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The Property Services Regulatory Authority on
Sunday published the a new Irish Residential Property Price Register. Meanwhile,
the average asking price of property in Ireland fell by over 3% in the third
quarter of 2012, down 14% from the same period last year, according to the
latest Daft.ie House Price Report. There are large variations around the
country, however, with the average asking prices in South County Dublin actually
rising by 2.8% in the third quarter and now just 2% lower than the same time
last year. The national average asking price now stands at €167,000, down 54%
from the peak in 2007. Meanwhile, house prices in Dublin have risen for the
first time in six years according to the latest house price survey from leading
property website MyHome.ie.
Daft.ie said that between June and September,
prices were largely stable in Dublin, where they fell by 0.5%, and in Cork city
where prices fell by 0.6%. In Galway and Limerick cities, prices fell by 2.6%
and 3.7% respectively. In Waterford city, prices fell sharply in the third
quarter, by 9.3%. Outside the cities, asking prices in Munster saw their
sharpest fall since the start of the crash, with prices down almost 7% in three
Commenting on the report, Ronan Lyons,
economist at Daft.ie, said: "The latest Daft.ie report confirms that
policymakers need to stop thinking of one national property market. Conditions
vary dramatically between Dublin, where the number of properties for sale is at
its lowest point since early 2007, and large parts of Munster and Connacht,
where stock for sale remains very high. This is seen in activity levels, also,
with over half of Dublin listings sold or sale agreed within three months,
compared to one quarter in many parts of the country."
House prices in Dublin have risen for the first
time in six years according to the latest house price survey from leading
property website MyHome.ie
Average mix-adjusted property prices rose by 1.6% in Dublin in Quarter 3
compared to a 4.7% fall in the previous quarter.
The average mix-adjusted property price in Dublin is now €240K, 55% below the
peak in Q4 2006.
Nationally, house prices are continuing to fall but the rate of decline is
moderating. In Q3 mix-adjusted prices fell by 2.2% compared to 3.2% in Q2 and
7.2% in Q1. The average mix-adjusted asking price nationally is €207K, which is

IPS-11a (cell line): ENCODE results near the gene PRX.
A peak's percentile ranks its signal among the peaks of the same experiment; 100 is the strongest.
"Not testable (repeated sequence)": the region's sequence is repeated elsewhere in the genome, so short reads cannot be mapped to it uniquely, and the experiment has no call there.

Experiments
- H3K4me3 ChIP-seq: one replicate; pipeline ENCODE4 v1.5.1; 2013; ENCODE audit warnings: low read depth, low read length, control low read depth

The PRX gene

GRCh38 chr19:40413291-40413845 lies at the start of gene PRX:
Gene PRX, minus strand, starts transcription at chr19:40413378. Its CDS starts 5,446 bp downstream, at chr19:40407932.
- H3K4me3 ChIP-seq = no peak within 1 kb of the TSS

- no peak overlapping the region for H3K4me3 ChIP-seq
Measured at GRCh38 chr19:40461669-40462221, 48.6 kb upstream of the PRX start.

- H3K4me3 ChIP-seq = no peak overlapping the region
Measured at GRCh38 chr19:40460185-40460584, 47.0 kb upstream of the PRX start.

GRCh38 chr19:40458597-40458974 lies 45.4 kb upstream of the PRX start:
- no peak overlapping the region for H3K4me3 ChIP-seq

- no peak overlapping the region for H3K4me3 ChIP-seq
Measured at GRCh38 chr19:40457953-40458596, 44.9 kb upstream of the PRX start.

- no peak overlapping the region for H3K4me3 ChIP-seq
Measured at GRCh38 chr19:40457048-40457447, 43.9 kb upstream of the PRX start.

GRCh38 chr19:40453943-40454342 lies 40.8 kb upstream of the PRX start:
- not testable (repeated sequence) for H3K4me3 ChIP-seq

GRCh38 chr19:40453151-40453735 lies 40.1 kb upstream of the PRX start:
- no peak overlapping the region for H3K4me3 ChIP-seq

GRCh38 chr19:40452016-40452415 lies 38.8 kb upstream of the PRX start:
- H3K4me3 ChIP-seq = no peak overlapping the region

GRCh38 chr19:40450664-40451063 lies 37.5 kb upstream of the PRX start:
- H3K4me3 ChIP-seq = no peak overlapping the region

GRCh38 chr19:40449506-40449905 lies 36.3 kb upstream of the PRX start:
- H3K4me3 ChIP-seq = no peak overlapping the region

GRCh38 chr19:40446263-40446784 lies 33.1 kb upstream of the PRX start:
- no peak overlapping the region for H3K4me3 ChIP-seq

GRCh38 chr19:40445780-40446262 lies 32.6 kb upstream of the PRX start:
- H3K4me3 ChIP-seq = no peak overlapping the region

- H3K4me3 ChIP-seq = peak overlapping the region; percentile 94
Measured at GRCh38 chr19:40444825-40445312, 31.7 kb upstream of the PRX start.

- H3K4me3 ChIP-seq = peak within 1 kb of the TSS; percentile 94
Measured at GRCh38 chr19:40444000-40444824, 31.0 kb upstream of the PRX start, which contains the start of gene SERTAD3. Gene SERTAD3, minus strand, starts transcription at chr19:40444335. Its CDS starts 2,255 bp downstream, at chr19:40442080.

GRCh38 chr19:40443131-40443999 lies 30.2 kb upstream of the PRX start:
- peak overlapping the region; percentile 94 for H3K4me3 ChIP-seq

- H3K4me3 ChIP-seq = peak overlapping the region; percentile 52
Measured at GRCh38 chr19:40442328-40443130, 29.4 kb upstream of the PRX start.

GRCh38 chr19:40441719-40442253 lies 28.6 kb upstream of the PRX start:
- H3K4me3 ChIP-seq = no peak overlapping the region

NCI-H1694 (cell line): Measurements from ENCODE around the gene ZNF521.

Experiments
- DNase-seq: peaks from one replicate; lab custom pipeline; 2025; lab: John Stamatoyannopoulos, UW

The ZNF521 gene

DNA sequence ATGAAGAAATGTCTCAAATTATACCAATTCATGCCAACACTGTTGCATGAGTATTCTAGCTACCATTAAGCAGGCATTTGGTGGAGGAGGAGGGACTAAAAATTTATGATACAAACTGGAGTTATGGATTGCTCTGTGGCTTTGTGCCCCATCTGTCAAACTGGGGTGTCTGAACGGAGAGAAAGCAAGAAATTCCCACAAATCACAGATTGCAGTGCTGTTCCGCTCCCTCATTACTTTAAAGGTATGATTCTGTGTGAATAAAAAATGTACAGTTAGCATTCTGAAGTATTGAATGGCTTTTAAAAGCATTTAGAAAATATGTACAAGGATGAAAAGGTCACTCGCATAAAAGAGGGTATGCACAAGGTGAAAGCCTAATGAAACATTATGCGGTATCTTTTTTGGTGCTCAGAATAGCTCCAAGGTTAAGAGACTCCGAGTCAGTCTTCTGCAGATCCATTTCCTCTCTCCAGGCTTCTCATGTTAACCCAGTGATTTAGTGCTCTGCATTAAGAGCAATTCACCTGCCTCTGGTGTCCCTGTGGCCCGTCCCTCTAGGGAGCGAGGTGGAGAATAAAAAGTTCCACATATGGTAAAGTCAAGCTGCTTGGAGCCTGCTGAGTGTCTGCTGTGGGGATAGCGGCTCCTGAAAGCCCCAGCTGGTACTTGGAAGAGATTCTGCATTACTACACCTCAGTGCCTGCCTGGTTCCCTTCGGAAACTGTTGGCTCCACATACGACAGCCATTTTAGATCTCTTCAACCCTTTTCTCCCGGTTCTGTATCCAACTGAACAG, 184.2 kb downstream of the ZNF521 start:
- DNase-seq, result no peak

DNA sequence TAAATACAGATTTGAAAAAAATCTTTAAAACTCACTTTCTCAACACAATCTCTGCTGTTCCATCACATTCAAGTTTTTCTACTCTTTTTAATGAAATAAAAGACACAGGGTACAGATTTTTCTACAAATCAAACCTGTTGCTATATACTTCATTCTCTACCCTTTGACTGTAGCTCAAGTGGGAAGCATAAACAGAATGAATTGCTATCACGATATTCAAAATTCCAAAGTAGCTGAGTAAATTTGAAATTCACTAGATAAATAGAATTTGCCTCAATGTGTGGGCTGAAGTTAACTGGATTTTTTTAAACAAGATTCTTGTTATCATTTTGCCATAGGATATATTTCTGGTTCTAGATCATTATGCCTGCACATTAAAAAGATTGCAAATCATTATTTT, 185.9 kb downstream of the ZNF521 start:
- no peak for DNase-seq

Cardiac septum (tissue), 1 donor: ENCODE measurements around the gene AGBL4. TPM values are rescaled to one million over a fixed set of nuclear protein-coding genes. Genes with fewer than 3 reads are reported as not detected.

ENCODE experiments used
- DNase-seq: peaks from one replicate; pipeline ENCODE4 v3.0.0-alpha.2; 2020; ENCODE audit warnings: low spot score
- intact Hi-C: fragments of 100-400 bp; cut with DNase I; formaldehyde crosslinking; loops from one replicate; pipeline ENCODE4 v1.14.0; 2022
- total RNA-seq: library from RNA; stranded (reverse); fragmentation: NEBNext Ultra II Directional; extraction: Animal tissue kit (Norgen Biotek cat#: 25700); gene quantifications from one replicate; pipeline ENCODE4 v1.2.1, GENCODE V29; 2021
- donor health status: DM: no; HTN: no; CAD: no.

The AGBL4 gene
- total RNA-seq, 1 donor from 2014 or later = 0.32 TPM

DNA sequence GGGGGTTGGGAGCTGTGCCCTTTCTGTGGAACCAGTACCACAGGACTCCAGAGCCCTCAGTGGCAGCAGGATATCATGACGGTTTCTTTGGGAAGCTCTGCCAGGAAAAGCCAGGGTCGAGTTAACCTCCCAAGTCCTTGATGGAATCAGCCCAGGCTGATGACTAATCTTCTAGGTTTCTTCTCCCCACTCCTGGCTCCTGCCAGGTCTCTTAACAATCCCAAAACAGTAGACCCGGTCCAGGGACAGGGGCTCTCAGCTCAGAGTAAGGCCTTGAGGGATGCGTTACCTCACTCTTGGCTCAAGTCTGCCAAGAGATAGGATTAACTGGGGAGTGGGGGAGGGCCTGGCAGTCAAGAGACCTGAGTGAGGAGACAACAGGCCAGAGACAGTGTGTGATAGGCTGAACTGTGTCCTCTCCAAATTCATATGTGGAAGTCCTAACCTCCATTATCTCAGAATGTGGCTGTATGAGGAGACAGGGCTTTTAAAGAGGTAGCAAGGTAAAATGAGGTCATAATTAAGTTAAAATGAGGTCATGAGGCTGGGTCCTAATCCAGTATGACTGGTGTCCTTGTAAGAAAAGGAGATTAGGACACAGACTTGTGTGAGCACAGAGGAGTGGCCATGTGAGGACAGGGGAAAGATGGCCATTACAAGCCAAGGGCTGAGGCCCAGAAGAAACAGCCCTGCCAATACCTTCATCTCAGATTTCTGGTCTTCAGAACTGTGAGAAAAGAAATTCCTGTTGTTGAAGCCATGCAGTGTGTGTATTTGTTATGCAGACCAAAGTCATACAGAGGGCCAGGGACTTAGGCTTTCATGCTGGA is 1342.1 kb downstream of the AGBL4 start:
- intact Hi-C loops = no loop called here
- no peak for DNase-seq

50% below the peak.
Property Price Register includes information on residential properties
purchased in Ireland since the 1st January 2010, as declared to the Revenue
Commissioners for stamp duty purposes.
It contains the price paid for individual
properties and contains details of all residential sales – both cash sales and
sales with mortgage. The particulars published in the Register include the
price, the date of sale and the address of each residential property sold in
Ireland since January 2010. The information will be updated on a regular basis
and, for the most part, the information will be published within a month of the
date of sale of the property.
The facility will enable members of the public to
discover easily and quickly prices paid for properties sold in Ireland since
January, 2010. It will provide buyers and sellers with a service they have
previously lacked namely, accurate and up-to-date information on the market
price of individual properties.
Following today’s launch Alan
Shatter, justice minister said:
In recent years, because of the steep
downturn in the property market, it has been difficult to get accurate
information on property prices. This uncertainty has led to a lack of
investor confidence and has contributed to stagnation in the property
market, particularly among first time buyers. The publication of the
Register should help to remove some of this uncertainty, restore some
confidence in the property market and provide transparency in residential
property sale prices.
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